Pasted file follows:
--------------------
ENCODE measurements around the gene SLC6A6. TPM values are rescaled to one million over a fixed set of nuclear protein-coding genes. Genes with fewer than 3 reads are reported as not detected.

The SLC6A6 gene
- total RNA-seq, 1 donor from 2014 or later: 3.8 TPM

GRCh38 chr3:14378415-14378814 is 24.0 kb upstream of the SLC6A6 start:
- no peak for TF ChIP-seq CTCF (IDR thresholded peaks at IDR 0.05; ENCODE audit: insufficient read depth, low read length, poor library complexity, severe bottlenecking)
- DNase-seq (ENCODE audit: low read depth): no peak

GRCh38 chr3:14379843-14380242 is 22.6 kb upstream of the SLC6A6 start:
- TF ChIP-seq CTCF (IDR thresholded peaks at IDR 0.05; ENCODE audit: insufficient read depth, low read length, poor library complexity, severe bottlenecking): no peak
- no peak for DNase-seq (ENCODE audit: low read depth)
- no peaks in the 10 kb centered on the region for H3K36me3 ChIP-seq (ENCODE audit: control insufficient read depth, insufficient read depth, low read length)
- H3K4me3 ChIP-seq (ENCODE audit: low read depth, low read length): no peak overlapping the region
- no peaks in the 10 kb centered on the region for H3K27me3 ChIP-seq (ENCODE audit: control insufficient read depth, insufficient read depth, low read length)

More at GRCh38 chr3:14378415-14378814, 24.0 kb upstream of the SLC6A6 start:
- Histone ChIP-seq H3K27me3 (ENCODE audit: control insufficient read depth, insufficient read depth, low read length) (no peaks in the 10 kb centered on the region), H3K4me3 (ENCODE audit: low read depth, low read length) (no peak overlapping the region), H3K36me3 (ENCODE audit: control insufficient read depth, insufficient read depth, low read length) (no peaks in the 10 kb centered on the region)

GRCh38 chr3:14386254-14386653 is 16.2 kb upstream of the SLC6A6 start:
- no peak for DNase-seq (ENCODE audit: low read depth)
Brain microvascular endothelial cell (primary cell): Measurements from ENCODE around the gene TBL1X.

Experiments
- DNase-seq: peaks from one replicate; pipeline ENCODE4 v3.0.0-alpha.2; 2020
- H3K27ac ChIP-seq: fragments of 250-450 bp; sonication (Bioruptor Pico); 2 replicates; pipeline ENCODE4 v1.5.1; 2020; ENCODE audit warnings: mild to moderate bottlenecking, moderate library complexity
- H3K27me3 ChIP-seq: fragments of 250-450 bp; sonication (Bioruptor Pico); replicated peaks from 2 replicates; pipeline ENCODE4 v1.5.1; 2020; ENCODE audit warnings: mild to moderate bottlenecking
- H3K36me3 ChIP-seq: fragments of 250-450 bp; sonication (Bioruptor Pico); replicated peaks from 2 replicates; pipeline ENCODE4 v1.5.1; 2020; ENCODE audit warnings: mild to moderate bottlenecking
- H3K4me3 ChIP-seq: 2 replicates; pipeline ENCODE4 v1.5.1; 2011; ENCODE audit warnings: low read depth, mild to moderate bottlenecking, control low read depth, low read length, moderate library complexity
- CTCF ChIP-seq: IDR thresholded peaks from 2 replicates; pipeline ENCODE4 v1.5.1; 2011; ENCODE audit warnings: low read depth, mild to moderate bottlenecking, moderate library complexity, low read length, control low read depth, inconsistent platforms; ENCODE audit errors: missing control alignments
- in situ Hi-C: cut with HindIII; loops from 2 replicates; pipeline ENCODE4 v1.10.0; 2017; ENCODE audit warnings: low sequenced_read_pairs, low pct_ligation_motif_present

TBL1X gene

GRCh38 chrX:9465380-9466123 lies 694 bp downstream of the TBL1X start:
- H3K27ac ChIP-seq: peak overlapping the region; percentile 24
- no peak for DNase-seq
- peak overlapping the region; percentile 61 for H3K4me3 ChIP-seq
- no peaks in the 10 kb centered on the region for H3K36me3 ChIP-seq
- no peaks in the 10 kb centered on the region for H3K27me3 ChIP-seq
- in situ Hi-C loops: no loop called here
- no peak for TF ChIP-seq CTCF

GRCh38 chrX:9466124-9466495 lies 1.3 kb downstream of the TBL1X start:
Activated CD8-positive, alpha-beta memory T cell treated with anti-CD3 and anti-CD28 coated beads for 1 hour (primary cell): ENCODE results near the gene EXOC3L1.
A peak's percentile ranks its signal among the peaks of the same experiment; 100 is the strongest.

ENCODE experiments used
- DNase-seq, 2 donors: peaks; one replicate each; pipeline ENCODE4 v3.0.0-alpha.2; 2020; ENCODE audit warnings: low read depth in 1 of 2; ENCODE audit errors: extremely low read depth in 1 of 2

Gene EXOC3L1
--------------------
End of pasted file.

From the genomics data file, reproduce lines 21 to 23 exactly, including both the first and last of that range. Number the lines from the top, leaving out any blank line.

- H3K27me3 ChIP-seq: fragments of 250-450 bp; sonication (Bioruptor Pico); replicated peaks from 2 replicates; pipeline ENCODE4 v1.5.1; 2020; ENCODE audit warnings: mild to moderate bottlenecking
- H3K36me3 ChIP-seq: fragments of 250-450 bp; sonication (Bioruptor Pico); replicated peaks from 2 replicates; pipeline ENCODE4 v1.5.1; 2020; ENCODE audit warnings: mild to moderate bottlenecking
- H3K4me3 ChIP-seq: 2 replicates; pipeline ENCODE4 v1.5.1; 2011; ENCODE audit warnings: low read depth, mild to moderate bottlenecking, control low read depth, low read length, moderate library complexity